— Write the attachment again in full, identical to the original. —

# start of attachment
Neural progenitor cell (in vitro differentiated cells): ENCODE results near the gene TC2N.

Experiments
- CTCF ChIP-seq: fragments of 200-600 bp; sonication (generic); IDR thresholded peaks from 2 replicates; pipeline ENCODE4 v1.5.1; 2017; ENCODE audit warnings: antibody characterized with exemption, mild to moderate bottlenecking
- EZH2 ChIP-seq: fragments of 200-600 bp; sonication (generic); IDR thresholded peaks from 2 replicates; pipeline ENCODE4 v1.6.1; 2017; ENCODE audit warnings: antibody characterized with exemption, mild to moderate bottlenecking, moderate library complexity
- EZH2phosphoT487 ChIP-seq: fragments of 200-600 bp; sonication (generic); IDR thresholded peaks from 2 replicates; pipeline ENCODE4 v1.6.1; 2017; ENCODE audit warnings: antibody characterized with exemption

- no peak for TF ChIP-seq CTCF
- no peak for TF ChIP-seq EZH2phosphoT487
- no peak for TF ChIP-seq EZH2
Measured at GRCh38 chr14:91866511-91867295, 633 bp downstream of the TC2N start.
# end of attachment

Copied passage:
Neural progenitor cell (in vitro differentiated cells): ENCODE results near the gene TC2N.

Experiments
- CTCF ChIP-seq: fragments of 200-600 bp; sonication (generic); IDR thresholded peaks from 2 replicates; pipeline ENCODE4 v1.5.1; 2017; ENCODE audit warnings: antibody characterized with exemption, mild to moderate bottlenecking
- EZH2 ChIP-seq: fragments of 200-600 bp; sonication (generic); IDR thresholded peaks from 2 replicates; pipeline ENCODE4 v1.6.1; 2017; ENCODE audit warnings: antibody characterized with exemption, mild to moderate bottlenecking, moderate library complexity
- EZH2phosphoT487 ChIP-seq: fragments of 200-600 bp; sonication (generic); IDR thresholded peaks from 2 replicates; pipeline ENCODE4 v1.6.1; 2017; ENCODE audit warnings: antibody characterized with exemption

- no peak for TF ChIP-seq CTCF
- no peak for TF ChIP-seq EZH2phosphoT487
- no peak for TF ChIP-seq EZH2
Measured at GRCh38 chr14:91866511-91867295, 633 bp downstream of the TC2N start.